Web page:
BRILLIANT EDGY PIXIE: Grimes @ Fortune Sound Club — Feb. 18, 2012

22 Feb

I’ve been thinking a lot about what it means to be from Vancouver this week. It all started with a message:

“Anyone wanna see Grimes with me on Feb. 18 @ Fortune? She’s this wicked dreamy synthpop chick who opened for Lykke Li on her last tour, and she’s from here! Tix are only $13. Think about it! — L”

I rallied the troops to catch this rising star — born and bred of the same mountain air, sandy beaches, underground hippie culture and leagues of outdoor space as myself.

Because this was the first sold-out performance of her Visions tour, which is her first release after signing to epic indie label 4AD (home of so many favourite bands… oh the anticipation!), Grimes, aka Claire Boucher, was quite obviously a very nervous creature.

Plus this gig was in her hometown.

The tiny 23-year-old hopped onstage to face a packed crowd that was already showing signs of restlessness. I missed openers Born Gold so I wasn’t riled up yet, but the tone of people’s conversations was getting growly. Grimes was dressed in a simple v-neck longsleeved, her hair piled in a giant ponytail at the top of her head. Her eyes were awash with enough pink shadow to make Bowie proud. When she took the mic, she flopped her hair to cover one side of her face and said in a trademark, high-pitched register,


…Uh, I’m Grimes.

Hehheh. Thanks. Thanks for coming to my show!”

So awkward! She was like a nervous teen asking for a first date. Adorable. Then she started up the synths and all cuteness evaporated into the ether.

This chick can lay down a beat. She started out with a more experimental sound, stopping at times to ask for more of this, or less of that, from the sound people.

She was joined by the two members of Born Gold who hit up the synths/keys/drum machines behind her as she would “coo,” or “goo,” or “gaa,” or “check” to test the sound at random intervals, which sounded strange — like a baby backed by a synthesizer and a lot of amps.

But what an unhappy baby that would be! Her bass was fucking loud. And her hits were immediately recognizable to the crowd. The chunky beats of Oblivion morphed into the speeding momentum of Vanessa, which melted into the warm and fuzzy haloes of Genesis. And all were matched with throaty catcalls and flailing limbs. The crowd ate her up completely.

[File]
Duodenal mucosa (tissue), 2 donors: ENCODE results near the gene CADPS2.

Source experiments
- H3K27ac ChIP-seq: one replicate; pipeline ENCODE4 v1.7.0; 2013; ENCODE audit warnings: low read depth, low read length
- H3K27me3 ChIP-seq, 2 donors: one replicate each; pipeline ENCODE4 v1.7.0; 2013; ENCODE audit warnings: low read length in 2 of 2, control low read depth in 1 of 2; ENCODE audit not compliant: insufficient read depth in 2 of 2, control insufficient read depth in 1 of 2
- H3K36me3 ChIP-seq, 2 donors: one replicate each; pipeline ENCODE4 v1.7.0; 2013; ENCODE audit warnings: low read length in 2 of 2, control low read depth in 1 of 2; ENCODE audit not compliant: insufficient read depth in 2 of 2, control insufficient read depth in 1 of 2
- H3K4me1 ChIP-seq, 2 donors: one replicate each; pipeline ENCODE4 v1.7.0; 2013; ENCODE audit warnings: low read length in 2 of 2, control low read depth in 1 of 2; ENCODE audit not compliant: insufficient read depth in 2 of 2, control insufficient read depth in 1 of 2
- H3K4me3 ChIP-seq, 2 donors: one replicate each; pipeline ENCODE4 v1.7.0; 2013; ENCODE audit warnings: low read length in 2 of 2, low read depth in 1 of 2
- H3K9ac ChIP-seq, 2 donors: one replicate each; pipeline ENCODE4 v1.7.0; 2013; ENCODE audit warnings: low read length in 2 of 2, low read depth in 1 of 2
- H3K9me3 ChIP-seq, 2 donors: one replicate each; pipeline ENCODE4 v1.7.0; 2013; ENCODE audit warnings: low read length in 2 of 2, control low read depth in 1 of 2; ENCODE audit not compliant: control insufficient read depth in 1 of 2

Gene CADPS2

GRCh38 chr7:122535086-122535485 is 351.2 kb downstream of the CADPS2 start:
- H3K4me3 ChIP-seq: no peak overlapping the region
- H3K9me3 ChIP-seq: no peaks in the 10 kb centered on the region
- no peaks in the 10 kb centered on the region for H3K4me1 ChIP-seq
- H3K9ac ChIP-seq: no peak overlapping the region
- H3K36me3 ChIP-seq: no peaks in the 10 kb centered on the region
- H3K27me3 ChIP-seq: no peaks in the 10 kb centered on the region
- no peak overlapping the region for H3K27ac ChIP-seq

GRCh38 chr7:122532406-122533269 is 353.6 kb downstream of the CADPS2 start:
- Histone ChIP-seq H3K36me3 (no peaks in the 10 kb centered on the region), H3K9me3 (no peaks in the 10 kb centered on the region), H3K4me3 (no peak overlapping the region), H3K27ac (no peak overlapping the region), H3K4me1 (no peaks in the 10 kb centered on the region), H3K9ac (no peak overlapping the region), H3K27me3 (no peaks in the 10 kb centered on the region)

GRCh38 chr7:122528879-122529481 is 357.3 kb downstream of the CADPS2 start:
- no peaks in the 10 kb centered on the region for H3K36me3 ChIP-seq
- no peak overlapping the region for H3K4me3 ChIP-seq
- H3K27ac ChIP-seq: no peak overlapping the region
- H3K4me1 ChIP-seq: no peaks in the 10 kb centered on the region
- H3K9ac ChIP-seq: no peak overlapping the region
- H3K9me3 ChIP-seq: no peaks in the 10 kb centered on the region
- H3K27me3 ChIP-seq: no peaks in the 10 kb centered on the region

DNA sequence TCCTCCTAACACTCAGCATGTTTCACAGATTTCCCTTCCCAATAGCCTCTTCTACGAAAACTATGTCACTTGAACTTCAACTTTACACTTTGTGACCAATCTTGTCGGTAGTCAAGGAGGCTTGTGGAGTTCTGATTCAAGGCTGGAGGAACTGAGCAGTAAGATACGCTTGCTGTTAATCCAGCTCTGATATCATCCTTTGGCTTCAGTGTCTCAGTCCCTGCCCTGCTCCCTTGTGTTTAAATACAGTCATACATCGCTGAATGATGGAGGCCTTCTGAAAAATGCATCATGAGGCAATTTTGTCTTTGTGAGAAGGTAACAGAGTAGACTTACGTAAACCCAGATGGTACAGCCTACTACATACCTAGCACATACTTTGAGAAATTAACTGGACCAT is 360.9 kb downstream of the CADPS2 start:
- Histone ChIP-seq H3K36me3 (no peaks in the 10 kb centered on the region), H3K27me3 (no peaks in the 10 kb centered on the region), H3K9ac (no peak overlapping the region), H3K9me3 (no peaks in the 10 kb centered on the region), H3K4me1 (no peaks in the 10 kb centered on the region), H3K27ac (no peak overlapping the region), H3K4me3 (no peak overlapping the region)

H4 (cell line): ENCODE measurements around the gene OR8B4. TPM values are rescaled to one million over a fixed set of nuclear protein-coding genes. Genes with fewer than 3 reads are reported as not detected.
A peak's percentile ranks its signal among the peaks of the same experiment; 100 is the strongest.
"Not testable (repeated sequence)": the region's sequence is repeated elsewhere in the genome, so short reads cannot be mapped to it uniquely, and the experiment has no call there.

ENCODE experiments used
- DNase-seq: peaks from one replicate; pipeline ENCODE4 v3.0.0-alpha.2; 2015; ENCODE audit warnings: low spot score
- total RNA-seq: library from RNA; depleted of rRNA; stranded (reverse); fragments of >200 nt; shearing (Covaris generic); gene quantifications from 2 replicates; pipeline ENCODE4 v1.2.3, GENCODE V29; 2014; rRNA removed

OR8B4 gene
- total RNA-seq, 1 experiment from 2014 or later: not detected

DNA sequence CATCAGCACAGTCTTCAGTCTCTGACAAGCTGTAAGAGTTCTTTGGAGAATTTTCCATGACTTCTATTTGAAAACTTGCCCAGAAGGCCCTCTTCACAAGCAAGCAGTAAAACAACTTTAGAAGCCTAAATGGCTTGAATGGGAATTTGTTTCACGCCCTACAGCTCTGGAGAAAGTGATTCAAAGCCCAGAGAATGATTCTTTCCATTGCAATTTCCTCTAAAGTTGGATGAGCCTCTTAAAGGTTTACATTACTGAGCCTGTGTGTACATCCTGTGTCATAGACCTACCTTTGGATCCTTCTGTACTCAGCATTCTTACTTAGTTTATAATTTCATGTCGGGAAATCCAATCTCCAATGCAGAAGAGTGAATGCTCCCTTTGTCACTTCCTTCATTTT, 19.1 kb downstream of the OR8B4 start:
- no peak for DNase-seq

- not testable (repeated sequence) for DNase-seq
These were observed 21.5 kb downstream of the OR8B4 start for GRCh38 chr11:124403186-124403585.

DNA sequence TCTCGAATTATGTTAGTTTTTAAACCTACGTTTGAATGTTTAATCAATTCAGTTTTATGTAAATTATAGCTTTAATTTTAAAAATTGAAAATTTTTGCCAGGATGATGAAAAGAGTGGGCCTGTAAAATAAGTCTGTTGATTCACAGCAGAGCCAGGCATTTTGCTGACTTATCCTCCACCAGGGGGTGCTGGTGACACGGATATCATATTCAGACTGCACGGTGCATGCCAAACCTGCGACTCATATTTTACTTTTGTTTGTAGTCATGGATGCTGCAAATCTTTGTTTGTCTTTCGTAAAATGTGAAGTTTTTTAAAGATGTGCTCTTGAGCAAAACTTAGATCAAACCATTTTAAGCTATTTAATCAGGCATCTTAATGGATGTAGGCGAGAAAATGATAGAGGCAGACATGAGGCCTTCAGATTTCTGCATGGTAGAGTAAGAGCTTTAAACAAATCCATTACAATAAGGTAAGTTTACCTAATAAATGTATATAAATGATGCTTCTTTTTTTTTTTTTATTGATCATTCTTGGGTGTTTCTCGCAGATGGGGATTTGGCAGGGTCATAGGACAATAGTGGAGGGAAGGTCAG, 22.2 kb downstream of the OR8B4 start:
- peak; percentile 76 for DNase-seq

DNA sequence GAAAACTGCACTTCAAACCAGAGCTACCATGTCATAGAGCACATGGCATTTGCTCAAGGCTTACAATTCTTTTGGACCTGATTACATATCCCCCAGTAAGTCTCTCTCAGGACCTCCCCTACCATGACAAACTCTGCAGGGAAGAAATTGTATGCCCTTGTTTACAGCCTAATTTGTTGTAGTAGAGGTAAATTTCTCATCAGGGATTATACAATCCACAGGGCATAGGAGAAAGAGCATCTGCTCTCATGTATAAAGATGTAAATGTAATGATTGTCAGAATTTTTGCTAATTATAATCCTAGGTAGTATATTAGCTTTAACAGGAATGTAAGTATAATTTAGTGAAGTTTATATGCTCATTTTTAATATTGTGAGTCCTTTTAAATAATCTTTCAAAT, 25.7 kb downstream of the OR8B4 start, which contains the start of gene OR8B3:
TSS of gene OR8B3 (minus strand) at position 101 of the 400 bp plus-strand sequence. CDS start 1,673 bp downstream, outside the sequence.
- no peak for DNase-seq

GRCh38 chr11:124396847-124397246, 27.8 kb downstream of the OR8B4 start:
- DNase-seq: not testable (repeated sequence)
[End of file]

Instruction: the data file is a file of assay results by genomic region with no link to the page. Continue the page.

The song Be a Body. Oh my god. What a GREAT track! And she absolutely KILLED it live! There was not a body there without arms in the air and feet stomping along to a deliberately simple electropop beat that masks some impressive experimental vocals. You can really hear how she’s inspired by Mariah Carey on this one.

I must say though, Grimes’ voice was obscured by frequent mic feedback and throbbing bass, so her  R&B-influenced soprano did get a bit lost.

And yes, her voice did come across as inconsistent at times, but I expected it to, because that’s how it sounds on the record. It doesn’t matter. Her voice is interesting, and her beats are wickedawesome. Like, The Knife-style wickedawesome. (If you’re a fan of me or my blog, you will know I have a permanent love-on for The Knife — I even wrote them a poem.)

Take a gander at Grimes’ latest video for Vanessa:

Regardless of any criticism of her musical ability, Grimes comes across as real during her performance. And that’s all I really wanted.

This is a tough feat I’d say, given the incredible amount of hype this girl is getting: New York Times, the National Post, the Sun, the Province, the Georgia Straight, Pitchfork, Exclaim!, Spinner, Discorder, etc. are all taking note.

And living in Vancouver myself (I grew up in Metro Van), it’s hard not to notice her popping up everywhere here. The sky’s the limit for this Vancouver girl, though now she calls Montreal home.

So what does it mean to be from Vancouver?

Let’s ask some notables:

“The sea has now changed from it’s natural, to river coloured water, the probable consequence of some streams falling into the bay, or into the ocean to the north of it, through the low land. To describe the beauties of this region will, on some future occasion, be a very grateful task to the pen of a skilled panegyrist.”

–George Vancouver

“It’s a foodie town, a chef town, a multicultural city. A proverbial melting pot where the elements don’t melt too much and lose distinct flavours.”

–Anthony Bourdain

Hm. If you asked me what it meant for an artist to be from New York, or Tokyo, or Paris, or even Cleveland, I’d definitely have a picture in my mind; at least some distinctive imagery to describe the artist’s influence.

So what of Grimes?

I think her music — with its airy melodies and deep pop hooks; tingly synths and jagged beats — shows that being from Vancouver means we’re all a little raw.

You know. Edgy. Unfinished. Beautiful, but hauntingly vague. Like the rain we must endure for so many waking months, we can’t be pinned down.

People are really transient here. Friends come and go. Summer lovers get washed away with the seasons. The perpetually grey sky can make us desperate for light. We don’t talk to each other enough in public places. We’re inside our heads a lot of the time.

As Grimes herself said to the Vancouver Sun, “I don’t have a phone. Everyone I know is always on their fucking phone on the Internet all the time. I just wanted to write a song about being alive in the real world — ‘be a body.’”

With her edgy, experimental beats and enough artistic talent to rival seasoned pop divas like Robyn and La Roux, Grimes is coming out of her head and into yours.

So you better check her while you can.

First photo courtesy of the New York Times; second photo courtesy of Arbutus Records; third photo courtesy of Pitchfork.


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